The words alone are enough to evoke thoughts of hours upon hours of flour flinging for a single bowl of everyone’s favorite carb. But with the right recipe and a few tips on technique, the DIY version is actually easier than you might think. The best place to start is with the basic setup and ingredients (all two of them), and if available, a fun-loving friend who doesn’t mind payment in the form of wine and pasta.
Making the Dough
To begin, create your pasta-making space: A wooden board or smooth surface like granite, marble, or stainless steel is the best option. Avoid tile countertops: The grout between the tiles creates an uneven surface for kneading. In Italy a wooden board is traditionally used—usually one passed down through the generations with a patina of at least 50 years of hard labor.
Once your surface is set, select the type of flour. I prefer a traditional Italian type known as 0 flour, which has more protein content than its sister flour, 00, and American all-purpose flour. However, the 0 and 00 types of flour are often difficult to find in our grocery stores, so all-purpose flour is a fine substitute. For two servings of pasta, add 1 2/3 cups flour to your surface, making a large well in the center that will hold twice the volume of 2 eggs. Add 2 whole eggs, unbeaten, and then use the back of a fork to beat the eggs while slowly drawing in small portions of the surrounding flour. Continue this motion until the mixture can be worked with your hands, at which point start kneading the pasta by using the palm of your hand to push the dough away from you. Knead the dough for about 10 minutes, adding 1 to 2 tablespoons of flour if at any point the dough feels too sticky.
The 10-minute mark is critical to ensure pasta dough that is smooth and pliable but not sticky. Once you’ve reached this consistency, place the ball of dough under a kitchen towel and allow it to rest for 30 minutes to 1 hour at room temperature. I often skip this resting step without any adverse effect, but if you have the time, it’s a good idea to let the gluten take a breather prior to being rolled out.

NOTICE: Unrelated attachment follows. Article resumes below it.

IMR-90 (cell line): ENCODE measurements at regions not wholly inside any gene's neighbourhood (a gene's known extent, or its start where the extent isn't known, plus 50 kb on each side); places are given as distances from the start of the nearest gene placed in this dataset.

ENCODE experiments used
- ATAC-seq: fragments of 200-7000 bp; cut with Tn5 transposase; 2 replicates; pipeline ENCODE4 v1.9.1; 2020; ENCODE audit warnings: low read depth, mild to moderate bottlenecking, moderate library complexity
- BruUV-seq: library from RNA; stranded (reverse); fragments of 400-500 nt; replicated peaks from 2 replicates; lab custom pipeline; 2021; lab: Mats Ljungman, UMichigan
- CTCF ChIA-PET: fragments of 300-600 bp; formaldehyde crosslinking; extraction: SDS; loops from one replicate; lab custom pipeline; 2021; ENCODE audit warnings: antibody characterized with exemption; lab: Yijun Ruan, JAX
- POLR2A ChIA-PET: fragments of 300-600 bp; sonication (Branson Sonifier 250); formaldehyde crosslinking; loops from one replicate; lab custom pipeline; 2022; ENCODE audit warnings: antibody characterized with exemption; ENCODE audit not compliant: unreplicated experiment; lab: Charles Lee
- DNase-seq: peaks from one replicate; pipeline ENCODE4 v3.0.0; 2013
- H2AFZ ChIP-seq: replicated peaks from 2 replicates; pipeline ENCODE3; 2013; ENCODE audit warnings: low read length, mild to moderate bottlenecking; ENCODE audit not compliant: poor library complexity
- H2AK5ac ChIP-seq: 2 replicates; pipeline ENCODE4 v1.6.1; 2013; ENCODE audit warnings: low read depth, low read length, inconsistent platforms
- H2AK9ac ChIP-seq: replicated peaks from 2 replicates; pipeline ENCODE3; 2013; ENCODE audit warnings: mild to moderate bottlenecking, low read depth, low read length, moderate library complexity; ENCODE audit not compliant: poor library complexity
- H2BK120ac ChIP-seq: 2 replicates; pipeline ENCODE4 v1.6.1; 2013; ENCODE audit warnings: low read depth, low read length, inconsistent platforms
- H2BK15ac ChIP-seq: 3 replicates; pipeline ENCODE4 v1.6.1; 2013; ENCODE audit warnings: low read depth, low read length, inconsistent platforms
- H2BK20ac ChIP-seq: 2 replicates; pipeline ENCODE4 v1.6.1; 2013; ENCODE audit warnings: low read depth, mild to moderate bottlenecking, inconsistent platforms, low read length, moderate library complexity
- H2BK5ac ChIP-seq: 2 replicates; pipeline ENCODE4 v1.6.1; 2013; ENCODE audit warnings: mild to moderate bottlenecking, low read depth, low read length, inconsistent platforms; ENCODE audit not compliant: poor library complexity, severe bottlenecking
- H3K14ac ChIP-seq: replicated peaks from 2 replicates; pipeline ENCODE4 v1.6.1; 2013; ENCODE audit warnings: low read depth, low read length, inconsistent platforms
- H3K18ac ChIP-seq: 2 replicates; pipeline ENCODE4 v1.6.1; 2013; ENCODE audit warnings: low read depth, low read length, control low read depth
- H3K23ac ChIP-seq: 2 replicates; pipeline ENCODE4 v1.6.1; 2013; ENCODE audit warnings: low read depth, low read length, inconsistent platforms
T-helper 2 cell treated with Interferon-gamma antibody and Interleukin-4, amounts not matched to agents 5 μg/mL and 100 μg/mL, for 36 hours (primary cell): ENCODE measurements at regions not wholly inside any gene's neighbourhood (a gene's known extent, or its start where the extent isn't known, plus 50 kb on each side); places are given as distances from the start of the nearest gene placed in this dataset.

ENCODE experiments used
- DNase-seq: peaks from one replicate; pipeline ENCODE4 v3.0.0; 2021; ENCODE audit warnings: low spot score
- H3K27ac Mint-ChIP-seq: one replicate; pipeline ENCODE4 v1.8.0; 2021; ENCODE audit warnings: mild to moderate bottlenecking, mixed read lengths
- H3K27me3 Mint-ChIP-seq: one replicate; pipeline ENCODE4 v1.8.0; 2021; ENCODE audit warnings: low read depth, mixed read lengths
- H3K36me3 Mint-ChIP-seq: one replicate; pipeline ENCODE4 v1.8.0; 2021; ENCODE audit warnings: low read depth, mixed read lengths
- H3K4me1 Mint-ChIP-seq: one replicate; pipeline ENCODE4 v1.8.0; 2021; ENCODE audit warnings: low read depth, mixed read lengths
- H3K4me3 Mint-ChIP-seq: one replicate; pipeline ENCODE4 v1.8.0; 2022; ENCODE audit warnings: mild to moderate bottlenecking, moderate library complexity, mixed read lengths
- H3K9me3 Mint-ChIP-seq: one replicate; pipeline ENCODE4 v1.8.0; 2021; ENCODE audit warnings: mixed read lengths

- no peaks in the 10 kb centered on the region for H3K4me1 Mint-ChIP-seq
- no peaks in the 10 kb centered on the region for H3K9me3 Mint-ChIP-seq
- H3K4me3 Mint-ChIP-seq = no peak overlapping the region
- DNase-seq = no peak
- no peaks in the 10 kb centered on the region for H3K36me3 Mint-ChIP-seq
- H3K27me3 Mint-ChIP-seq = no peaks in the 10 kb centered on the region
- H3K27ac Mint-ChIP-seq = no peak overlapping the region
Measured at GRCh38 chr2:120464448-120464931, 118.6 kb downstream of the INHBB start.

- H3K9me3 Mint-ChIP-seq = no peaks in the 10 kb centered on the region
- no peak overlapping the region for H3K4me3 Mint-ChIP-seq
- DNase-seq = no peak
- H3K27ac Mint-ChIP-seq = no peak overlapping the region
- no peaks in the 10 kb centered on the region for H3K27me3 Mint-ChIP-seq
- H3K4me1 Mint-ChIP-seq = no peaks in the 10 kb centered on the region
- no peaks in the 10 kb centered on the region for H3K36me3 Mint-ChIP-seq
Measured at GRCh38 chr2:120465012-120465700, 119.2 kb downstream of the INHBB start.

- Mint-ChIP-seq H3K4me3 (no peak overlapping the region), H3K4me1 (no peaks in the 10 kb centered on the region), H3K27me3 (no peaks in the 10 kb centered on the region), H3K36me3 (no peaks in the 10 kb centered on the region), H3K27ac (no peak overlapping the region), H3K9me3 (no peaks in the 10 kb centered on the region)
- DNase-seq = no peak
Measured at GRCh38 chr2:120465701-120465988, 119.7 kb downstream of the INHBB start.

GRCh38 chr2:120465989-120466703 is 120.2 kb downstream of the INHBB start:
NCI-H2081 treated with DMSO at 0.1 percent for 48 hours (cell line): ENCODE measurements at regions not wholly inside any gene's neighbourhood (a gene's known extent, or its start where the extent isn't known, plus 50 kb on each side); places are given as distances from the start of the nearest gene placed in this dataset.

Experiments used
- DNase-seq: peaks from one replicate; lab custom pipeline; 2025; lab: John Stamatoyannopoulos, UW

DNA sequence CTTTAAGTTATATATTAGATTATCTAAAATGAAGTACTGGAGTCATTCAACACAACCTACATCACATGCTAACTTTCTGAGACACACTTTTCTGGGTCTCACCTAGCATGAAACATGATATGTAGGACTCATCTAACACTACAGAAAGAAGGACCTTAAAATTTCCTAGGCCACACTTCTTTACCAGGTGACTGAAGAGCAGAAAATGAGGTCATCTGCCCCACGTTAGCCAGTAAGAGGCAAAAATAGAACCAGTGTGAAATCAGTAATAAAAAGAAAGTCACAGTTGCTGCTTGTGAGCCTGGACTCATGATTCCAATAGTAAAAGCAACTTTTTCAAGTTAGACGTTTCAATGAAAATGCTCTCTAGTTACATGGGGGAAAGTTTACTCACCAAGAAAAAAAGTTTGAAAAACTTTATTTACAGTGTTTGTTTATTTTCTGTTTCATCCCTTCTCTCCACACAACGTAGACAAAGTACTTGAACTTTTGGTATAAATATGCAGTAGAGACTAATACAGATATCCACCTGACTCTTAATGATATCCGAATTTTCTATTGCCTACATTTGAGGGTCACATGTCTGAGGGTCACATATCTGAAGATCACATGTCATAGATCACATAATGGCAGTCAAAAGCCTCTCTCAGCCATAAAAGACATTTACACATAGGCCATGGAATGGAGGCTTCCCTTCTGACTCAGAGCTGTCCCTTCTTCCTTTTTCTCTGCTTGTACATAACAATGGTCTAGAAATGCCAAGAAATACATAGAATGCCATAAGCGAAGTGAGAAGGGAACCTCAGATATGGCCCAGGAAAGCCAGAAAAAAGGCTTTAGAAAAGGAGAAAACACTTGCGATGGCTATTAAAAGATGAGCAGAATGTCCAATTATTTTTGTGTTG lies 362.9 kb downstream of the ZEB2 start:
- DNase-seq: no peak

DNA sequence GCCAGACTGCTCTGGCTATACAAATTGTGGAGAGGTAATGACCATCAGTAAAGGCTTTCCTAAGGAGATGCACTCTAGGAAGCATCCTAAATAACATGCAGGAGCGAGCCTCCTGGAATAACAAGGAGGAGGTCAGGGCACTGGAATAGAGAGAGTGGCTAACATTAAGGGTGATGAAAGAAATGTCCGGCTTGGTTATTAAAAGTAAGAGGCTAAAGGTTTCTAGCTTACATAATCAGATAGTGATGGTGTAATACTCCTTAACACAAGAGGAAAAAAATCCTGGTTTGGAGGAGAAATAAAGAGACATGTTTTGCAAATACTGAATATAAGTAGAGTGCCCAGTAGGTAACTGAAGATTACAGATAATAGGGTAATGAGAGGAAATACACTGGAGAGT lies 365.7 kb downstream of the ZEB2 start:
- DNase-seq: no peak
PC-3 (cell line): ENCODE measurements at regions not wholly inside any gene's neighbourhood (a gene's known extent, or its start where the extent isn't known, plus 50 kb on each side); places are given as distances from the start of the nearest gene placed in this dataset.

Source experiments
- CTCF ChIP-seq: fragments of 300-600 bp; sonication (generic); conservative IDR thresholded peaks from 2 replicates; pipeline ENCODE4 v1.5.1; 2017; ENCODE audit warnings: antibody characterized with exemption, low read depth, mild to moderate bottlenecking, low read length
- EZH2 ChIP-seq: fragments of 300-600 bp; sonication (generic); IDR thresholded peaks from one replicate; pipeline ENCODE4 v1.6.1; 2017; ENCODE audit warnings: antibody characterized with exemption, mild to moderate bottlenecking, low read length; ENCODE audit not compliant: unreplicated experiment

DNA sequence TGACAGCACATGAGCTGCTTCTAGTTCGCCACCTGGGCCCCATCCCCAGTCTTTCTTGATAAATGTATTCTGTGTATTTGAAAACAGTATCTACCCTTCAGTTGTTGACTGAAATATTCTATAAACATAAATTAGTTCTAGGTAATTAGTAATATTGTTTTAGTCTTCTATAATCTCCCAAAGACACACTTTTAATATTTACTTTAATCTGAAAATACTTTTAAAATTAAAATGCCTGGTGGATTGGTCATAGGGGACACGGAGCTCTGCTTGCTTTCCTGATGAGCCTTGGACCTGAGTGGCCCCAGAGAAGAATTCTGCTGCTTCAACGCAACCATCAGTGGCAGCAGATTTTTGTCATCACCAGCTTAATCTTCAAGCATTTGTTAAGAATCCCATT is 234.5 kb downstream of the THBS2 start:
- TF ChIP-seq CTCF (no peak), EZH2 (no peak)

Rolling the Dough
The second step in the pasta-making process is where technology trumps tradition. Although there’s a certain nostalgia to rolling the dough into paper-thin sheets by hand, there really is no reason not to embrace a machine and save yourself the time and workout.
A pasta machine is an incredible investment, and one that will produce results no one could find fault with. There are two basic options: hand-crank or electric. Every machine manufacturer has its own system and settings, but generally the hand-crank makers have six settings dictating the thickness of the pasta while electric options, such as the KitchenAid pasta roller attachment, have eight. Whether you’re using hand-crank or electric, it’s important to start with your maker on the setting that creates the largest amount of space between the rollers. For example, this would be setting number 6 on the Imperia or Atlas brands of hand-crank pasta makers and setting number 1 on the KitchenAid attachment.
Divide your prepared pasta dough into 3- to 4-ounce pieces, setting aside one piece to roll and keeping the rest covered with a kitchen towel to prevent drying out. Slightly flatten the piece with the palm of your hand so it can fit between the rollers, then place it on the machine and either start hand-cranking to pass it through or simply turn on the mixer if using the KitchenAid attachment. The dough will begin to compress between the pressure of the rollers as you guide it through the bottom and out of the machine (pictured above).
Lay the sheet of dough on the table then fold one end two thirds over, and the other end over that (mimicking the motion of folding a letter). Run the folded dough through the roller again, repeating the rolling then folding process at least eight times with the maker on the widest setting. You are aiming for dough that feels satiny smooth. Once you achieve this consistency, move the pasta machine one setting tighter so that the space between the rollers shrinks. Put the sheet of pasta through the rollers one time, then tighten the pasta machine one more setting and pass the pasta through it once again. With each pass, your sheet of dough will get thinner and thinner, and it should also be getting as wide as the width of the rollers. To prevent the dough from sticking or tearing, sprinkle a small amount of flour over the sheet of pasta between each pass. (This may take a few practice tries the first time but you will soon get the hang of it.)